100%

Scanned image of the page. Keyboard directions: use + to zoom in, - to zoom out, arrow keys to pan inside the viewer.

Page Options

Download this Issue

Share

Something wrong?

Something wrong with this page? Report problem.

Rights / Permissions

This collection, digitized in collaboration with the Michigan Daily and the Board for Student Publications, contains materials that are protected by copyright law. Access to these materials is provided for non-profit educational and research purposes. If you use an item from this collection, it is your responsibility to consider the work's copyright status and obtain any required permission.

June 07, 2010 - Image 11

Resource type:
Text
Publication:
Michigan Daily Summer Weekly, 2010-06-07

Disclaimer: Computer generated plain text may have errors. Read more about this.

Monday, June 7, 2010
The Michigan Daily - michigandaily.com

11l

YOST
From Page 10
79 percent of their games at Yost since
1991.
"The dedication level, you can just
kind of see it," Engineering sophomore
Rob Eckert said in May. "When you're
surrounded by passionate people, it's
hard not to catch on."
So how did this happen? How did Yost
become the most intimidating place to
play in America? Part of the final answer
lies within the 3.7 million people who
have walked through the Yost doors, but
it begins almost 40 years before many of
today's fans were even born.
THE CHILDREN BEFORE THE
CHILDREN
Long before the Children of Yost had
the rink vibrating with noise, the arena
was housing footballs as the team's prac-
tice facility. The hockey - and the noise
- was a few streets down, inside the
Weinberg Coliseum (now the Sports Col-
iseum). It was there where then-coach
Vic Heyliger created a simple method to
put fans in the seats - win.
Six national championships brought
the crowds in and Heyliger's successor,
Al Renfrew, kept the winning method
going. By the time a young center from
Saskatchewan named Red Berenson
pulled the Michigan sweater. over his
head, supporters would line up all the
way down Hill St. to try to be one of the
approximately 2,000 lucky fans that
squeezed into the building on gameday.
"It was a great environment for us.
It wasn't just the students, it was the
townspeople, it was a little bit of every-
thing," Berenson said.
Inside that comparatively tiny of a
Pro Nails
1171 West Eisenhower Parkway
Ann Arbor, II 48103
(734) 222-0850
Sperial Student ['rice (734) 222-0200

building, the University and the city of
Ann Arbor set the precedent for support-
ing Michigan hockey. It was obviously
smaller than Yost, and Berenson admits
it wasn't as organized, but the rules were
still the same: Pack the building. Make it
loud.
"I remember them playing 'The Vic-
tors' - a lot," Berenson said after this
season. "In a small building, as you can
imagine, it's even louder than it is in
(Yost)."

non-existent. The high volume of stu-
dents and townspeople stopped showing
up and the band became a collection of
students with nothing better to do.
"It was a kind of piecemeal situation,
like 'we have 18 tickets, who wants to
come?' " John Pasquale, Director of the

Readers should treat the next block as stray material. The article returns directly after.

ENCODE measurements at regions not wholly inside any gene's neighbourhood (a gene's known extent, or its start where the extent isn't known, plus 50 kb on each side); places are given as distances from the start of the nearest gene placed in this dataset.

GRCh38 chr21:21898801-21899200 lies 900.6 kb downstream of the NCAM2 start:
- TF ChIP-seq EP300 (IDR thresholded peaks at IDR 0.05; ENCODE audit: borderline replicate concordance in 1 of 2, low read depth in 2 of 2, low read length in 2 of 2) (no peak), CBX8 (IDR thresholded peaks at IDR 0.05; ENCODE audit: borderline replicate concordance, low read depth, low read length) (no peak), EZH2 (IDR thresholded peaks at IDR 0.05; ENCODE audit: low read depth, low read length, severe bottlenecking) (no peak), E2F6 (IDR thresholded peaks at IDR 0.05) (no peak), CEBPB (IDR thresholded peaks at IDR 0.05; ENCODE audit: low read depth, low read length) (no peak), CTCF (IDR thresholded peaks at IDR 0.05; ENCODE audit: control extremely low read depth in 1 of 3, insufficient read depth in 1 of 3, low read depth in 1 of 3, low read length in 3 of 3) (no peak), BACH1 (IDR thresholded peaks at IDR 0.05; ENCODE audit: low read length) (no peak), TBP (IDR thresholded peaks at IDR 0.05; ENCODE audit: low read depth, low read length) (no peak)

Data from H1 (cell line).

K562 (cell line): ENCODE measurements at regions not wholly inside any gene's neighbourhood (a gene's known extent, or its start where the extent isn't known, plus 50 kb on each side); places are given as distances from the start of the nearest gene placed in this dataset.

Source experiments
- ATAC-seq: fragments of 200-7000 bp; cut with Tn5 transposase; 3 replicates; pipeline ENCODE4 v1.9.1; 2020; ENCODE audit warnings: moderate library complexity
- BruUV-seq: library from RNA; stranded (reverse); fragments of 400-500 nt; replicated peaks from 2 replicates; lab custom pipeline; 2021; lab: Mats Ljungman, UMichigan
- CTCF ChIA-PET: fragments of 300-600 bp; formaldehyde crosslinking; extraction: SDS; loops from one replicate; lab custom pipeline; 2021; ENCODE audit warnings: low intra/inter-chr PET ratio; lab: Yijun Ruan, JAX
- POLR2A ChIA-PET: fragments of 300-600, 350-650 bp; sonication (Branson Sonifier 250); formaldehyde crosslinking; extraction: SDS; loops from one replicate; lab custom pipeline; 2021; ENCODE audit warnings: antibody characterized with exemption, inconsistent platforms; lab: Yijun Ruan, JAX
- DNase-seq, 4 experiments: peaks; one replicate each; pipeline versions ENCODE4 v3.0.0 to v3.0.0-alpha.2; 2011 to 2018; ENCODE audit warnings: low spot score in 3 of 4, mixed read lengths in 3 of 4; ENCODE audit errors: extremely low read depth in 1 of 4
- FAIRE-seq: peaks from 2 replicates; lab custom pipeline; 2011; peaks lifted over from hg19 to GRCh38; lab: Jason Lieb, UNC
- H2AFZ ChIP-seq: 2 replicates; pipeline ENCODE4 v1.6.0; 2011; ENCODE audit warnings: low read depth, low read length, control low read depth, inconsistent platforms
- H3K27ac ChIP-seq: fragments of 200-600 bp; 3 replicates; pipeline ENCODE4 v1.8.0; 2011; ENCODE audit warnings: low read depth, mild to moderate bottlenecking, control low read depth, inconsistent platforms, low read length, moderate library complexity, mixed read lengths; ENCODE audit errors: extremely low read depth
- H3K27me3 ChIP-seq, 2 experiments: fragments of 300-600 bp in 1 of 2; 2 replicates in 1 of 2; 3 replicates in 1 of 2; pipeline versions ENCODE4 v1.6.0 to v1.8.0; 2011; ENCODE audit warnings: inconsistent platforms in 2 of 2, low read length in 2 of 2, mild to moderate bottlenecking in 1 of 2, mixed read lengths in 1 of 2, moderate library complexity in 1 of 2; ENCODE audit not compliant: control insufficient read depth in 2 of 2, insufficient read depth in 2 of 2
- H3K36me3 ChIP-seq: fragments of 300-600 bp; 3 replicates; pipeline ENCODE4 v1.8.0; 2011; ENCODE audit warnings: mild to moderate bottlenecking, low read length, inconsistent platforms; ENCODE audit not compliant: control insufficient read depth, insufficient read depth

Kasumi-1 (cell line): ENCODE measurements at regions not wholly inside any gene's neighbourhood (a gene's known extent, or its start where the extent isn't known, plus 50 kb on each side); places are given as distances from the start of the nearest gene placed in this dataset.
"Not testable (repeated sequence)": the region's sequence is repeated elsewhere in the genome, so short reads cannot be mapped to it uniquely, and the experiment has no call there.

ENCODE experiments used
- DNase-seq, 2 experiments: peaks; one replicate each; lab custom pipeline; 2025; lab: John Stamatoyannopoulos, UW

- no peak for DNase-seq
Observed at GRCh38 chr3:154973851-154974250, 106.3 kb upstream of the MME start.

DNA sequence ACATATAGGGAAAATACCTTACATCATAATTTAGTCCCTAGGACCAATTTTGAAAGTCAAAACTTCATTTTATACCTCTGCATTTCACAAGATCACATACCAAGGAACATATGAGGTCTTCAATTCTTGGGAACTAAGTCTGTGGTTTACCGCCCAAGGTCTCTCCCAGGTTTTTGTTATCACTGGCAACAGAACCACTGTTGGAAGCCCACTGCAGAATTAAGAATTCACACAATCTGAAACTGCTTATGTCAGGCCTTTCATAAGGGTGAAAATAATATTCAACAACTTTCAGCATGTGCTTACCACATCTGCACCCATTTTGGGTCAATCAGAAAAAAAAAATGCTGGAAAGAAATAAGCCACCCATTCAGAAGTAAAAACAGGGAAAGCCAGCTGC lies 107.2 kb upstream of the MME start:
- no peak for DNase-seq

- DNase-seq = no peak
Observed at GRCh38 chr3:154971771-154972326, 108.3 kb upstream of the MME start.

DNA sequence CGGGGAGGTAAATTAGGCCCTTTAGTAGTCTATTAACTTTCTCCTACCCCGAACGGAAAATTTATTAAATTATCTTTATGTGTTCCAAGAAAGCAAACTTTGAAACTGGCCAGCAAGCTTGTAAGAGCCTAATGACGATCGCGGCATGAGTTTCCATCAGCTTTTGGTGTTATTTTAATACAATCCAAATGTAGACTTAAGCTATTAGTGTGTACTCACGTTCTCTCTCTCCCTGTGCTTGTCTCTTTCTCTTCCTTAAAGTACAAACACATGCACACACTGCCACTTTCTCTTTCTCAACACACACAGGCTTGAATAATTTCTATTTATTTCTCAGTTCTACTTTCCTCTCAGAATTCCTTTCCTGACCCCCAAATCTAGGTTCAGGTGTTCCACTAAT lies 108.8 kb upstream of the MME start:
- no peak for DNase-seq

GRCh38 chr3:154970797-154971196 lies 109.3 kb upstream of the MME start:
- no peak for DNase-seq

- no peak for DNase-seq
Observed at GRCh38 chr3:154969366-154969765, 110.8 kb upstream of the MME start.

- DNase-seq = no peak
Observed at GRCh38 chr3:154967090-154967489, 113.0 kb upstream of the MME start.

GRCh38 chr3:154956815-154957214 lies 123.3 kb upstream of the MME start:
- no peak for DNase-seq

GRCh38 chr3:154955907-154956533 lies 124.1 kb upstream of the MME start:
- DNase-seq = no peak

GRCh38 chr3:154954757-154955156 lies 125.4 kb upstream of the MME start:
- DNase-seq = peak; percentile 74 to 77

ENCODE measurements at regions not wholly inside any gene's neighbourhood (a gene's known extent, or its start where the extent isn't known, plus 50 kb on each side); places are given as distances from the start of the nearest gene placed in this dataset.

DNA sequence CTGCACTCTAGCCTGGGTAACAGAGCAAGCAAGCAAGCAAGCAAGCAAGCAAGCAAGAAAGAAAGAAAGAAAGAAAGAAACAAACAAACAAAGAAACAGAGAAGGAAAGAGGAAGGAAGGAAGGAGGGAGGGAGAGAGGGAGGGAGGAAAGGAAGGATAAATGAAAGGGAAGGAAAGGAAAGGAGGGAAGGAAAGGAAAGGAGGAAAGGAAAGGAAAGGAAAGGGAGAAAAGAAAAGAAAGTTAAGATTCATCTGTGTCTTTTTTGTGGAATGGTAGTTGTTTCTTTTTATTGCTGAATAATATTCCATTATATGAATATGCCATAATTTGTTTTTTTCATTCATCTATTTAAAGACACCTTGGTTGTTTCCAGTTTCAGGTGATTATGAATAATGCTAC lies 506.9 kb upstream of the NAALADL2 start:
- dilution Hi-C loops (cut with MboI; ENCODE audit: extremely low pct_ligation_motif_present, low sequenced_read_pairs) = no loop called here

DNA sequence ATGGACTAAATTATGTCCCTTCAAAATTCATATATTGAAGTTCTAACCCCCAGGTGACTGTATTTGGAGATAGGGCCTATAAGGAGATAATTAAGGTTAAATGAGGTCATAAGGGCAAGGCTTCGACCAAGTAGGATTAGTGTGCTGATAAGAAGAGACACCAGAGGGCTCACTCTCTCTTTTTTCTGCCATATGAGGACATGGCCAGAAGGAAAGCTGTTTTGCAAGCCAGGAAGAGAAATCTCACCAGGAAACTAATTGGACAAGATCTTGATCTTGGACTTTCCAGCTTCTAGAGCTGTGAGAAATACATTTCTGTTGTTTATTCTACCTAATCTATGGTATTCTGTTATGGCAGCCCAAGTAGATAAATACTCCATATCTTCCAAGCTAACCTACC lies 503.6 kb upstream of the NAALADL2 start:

Michigan Hockey Pep Band, said in May.
"So we'll have six trombones and a flute,
two tubas and a bass drum and we'll kind
of get together and just kind of play just
for fun."
The same high ceilings and brick walls
that would be ideal for holding in sound
and adding to the raucous atmosphere
that would arrive years later only con-
tributed to the dire situation.
"There was nobody in the building,"
Berenson said. "It was like being in a big
cave."
But there were games when the poten-
tial of Yost could be seen. Twice a year,
Yost was rocking - for the other team.
When rival Michigan State came to town,
so did its supporters.
While the Wolverines and Spartans
battled on the Yost ice, the official col-
ors in the stands were Green and White.
Inside the building named for one of
the greatest figures in Michigan athlet-
ics, the sold out crowd donned the other
team's colors and watched its Spartans
play their inferior neighbors.
"It was embarrassing," Berenson said.
From the embarrassment, came
action. Berenson wanted the Michigan
State fans out of Yost, and so the coach-
ing staff began to reach out.
"One of the programs they imple-
mented was to try to block them out,"
associate head coach Mel Pearson said.
"So they did go up on campus in the Diag
and to the faculty and the students to try
to get them at least to buy Michigan State
tickets, so we wouldn't have a road game
at home."
It wasn't just going to the Diag. It was
going to the dorms. It was sending play-
ers to fraternities and sororities. It was
See YOST, Page 12

PLAYING ROAD GAMES AT
HOME
The year was 1984, and Michigan was
in the middle of the lowest era in the his-
tory of the Michigan crowd.
Somewhere between the time Beren-
son transitioned from Michigan center
to Michigan coach, The winning was
interrupted. The Wolverines hadn't fin-
ished first in the conference in 20 years
and had made exactly one NCAA Tour-
nament appearance in that time. In the
five years before Berenson took over, the
team had just a .479 winning percentage,
and as the team lost, the foundation of
support tn began to erode.
Less than ten years after Michigan
moved to Yost Ice Arena in 1973, it played
most of its games with the paint-chipped
bleachers empty. The atmosphere was

MAX COLLINS/Dai
The Michigan hockey team huddles around their own net before taking the ice in
front of their home fans.

Back to Top

© 2021 Regents of the University of Michigan